Entertainment Movie Reviews 26 Aug 2017 Vivegam movie review ...

Vivegam movie review: All about a mass star

Published Aug 26, 2017, 12:54 pm IST
Updated Aug 26, 2017, 12:54 pm IST
There’s a lot of hard work and effort that has gone into the making and that shows on the screen.
Still from the film
 Still from the film


CAST: Ajith Kumar, Vivek Oberoi, Kajal Agarwal, Akshara Haasan


Vivegam is an international spy thriller set in Europe and in the backdrop of a global weapons mafia.

Ajay Kumar (Ajith Kumar) and Aaryan Singha (Vivek Anand Oberoi) are close buddies and they call each other as ‘nanba’. They belong to a counter-terrorism squad and are high profile officials of an international spy agency. AK has an affectionate wife Yazhini (Kajal Agarwal) who stands by him all the time.

Ajay is entrusted with the job of tracking down Natasha (Akshara Haasan), an intelligent hacker who is in possession of the keys to activate nuclear weapons that can create lethal man-made earthquakes in any part of the world. Having said that, Natasha has undergone a plastic surgery that has changed her face, making Ajay’s mission more challenging. Despite this, AK manages to pursue his endeavor and when he succeeds in his attempt, an unexpected twist happens in the pre-interval portion. His best friend turned foe Aaryan has hatched this plan to bump AK off!

However, AK bounces back like a ‘phoenix bird’ (as his friend Aaryan describes) from the predicament and is in revenge mode, and he believes in fighting face to face than to backstab. Now, he has an additional responsibility of saving his pregnant wife who becomes embroiled in the grave situation.

Undoubtedly, Siva has made a movie that is all about a mass star – Thala Ajith. The actor’s terrific screen presence helps us to overlook the logical loopholes. Ajith simply floors you off with his energetic high-octane stunts sequences, especially the bike chase scenes. There’s a lot of hard work and effort that has gone into the making and that shows on the screen. The showcasing of his six-packs in the climax is yet another mass-hero moment. Vivek Oberoi is a routine but stylish villain and his dialogue delivery (dubbing artiste) gives a feel of a dubbed movie. Kajal looks elegant in traditional attires - saris with long sleeved blouses. Somehow, their chemistry doesn’t work out the way it should have been. Akshara makes her debut in an extended cameo and is adequate. She has the right looks for a film set in foreign lands. Karunakaran fails to evoke laughter.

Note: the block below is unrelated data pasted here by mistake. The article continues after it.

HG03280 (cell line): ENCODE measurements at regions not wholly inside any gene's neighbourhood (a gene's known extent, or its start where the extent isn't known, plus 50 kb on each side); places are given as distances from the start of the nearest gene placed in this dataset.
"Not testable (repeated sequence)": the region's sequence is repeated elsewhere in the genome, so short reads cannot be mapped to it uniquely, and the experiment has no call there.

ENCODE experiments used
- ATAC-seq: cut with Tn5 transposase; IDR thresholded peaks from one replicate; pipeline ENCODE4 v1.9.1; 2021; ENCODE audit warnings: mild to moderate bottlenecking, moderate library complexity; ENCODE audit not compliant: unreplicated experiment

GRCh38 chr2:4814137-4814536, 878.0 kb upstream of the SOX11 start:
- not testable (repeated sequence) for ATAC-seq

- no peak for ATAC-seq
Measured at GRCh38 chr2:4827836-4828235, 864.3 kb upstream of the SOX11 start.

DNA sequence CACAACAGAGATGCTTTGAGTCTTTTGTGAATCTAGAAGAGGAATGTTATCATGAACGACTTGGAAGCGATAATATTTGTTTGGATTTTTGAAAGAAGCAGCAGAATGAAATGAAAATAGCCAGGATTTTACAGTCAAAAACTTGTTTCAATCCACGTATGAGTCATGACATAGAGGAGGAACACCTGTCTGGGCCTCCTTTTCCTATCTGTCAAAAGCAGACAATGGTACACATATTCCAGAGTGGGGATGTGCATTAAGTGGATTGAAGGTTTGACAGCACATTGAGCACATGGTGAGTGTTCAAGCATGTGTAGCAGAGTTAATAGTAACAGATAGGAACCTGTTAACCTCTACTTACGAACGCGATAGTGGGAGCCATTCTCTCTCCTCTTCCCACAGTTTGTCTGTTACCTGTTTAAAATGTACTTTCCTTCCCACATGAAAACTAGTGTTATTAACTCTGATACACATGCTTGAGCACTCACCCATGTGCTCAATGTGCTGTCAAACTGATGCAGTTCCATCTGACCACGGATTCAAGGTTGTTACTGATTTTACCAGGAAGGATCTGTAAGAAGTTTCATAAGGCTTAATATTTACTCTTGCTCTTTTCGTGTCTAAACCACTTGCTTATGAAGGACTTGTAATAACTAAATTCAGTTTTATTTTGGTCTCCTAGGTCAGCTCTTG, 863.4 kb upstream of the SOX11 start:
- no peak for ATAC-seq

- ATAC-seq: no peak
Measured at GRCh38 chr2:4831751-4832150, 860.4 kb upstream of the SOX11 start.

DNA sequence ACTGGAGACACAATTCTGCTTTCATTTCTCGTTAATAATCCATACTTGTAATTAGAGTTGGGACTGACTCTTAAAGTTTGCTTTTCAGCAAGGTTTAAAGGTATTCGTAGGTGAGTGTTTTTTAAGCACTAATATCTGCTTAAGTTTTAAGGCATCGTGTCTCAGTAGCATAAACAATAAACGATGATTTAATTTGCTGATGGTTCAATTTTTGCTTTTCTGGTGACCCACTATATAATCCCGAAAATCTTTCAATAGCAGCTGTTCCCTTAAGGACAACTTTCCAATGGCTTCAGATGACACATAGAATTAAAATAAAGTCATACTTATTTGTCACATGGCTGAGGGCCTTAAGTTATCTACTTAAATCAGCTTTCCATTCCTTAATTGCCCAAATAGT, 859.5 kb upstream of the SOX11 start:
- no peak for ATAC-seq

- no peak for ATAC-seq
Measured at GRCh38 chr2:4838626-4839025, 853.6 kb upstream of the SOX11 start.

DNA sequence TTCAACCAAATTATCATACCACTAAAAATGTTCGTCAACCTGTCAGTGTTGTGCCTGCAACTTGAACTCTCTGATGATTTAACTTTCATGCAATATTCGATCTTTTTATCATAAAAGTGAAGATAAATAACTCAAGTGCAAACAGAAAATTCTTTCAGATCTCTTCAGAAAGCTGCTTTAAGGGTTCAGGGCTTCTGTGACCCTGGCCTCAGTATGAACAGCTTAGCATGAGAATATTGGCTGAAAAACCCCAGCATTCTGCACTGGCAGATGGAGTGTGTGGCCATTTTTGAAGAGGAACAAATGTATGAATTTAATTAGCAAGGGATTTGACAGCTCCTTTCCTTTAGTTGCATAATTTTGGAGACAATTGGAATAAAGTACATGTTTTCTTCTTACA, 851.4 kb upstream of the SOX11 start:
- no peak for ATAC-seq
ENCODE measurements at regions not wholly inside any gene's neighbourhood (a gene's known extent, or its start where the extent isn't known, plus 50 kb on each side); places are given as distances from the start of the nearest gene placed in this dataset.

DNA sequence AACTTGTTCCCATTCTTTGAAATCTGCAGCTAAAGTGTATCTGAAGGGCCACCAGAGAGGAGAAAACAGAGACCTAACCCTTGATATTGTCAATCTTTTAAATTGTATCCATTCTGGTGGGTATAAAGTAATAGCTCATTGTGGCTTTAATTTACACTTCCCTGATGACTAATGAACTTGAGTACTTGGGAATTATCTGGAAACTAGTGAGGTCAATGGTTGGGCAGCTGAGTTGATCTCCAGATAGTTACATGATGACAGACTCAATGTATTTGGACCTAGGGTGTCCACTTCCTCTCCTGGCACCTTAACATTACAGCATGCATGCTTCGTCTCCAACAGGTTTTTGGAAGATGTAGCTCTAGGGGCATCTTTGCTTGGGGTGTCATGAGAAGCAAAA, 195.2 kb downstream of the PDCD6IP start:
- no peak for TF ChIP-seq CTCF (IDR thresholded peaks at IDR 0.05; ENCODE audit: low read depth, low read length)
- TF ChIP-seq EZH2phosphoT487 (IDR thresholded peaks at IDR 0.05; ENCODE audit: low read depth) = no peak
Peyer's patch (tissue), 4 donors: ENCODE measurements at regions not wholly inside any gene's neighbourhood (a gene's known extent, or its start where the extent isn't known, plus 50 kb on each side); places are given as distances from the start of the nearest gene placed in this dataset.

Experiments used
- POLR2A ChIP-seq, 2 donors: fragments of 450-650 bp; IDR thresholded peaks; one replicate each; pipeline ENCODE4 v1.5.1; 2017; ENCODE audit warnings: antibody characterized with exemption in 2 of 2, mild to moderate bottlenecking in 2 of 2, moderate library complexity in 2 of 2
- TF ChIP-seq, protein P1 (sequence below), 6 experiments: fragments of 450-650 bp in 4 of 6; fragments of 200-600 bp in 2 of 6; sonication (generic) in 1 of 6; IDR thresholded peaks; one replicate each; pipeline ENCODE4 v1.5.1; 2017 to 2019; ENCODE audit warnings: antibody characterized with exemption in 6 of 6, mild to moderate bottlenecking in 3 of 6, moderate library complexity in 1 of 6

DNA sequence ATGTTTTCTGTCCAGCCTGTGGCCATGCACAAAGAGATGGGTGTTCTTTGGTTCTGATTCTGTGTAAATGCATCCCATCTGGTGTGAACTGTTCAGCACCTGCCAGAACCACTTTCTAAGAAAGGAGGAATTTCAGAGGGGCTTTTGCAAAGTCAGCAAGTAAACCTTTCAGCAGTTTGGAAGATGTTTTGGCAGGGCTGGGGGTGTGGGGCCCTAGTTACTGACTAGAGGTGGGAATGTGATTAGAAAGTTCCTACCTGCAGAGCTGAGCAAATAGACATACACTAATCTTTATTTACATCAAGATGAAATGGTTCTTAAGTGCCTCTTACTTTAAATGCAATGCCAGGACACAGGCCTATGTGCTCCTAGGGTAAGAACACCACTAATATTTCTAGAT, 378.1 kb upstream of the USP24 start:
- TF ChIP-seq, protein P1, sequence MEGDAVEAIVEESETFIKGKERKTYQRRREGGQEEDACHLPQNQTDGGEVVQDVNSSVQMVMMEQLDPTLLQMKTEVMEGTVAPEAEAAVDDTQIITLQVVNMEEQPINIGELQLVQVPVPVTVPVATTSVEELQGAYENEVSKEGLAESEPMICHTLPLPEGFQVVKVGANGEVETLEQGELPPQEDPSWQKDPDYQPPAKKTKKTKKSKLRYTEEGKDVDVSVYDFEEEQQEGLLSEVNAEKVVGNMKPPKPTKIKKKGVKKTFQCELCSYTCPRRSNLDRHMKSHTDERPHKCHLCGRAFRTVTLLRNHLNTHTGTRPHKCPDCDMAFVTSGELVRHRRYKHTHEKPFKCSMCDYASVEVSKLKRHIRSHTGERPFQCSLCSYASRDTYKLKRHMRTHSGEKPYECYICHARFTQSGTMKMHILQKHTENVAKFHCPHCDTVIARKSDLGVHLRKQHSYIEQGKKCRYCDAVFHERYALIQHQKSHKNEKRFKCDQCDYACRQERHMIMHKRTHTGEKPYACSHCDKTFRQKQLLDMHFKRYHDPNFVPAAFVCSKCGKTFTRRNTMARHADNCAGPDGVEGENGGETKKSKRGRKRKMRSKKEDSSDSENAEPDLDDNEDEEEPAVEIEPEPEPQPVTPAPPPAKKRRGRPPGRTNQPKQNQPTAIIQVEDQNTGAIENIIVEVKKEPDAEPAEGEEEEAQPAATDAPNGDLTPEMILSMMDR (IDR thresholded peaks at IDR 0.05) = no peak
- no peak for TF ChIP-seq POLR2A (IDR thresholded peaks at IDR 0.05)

Though there’s hardly anything by way of story in the film, Siva has added plenty of punch lines for Ajith, which are aimed at the actor’s fans. Even as the film opens Ajith answers to someone who asks who he was. He says, ‘Naan Yaarnnu Edhirla Irukkaravan thaan mudivu pannuvaan’. Though Anirudh’s music is too loud, it is racy and goes well with the proceedings. Also, Kajal singing a song while Ajith takes on his enemy reminds one of Paravai Muniamma number in Dhool as well as in many of the devotional amman movies.

Vetri’s cinematography is scintillating. Some of the stunts (though gun trotting in many places) have been choreographed brilliantly.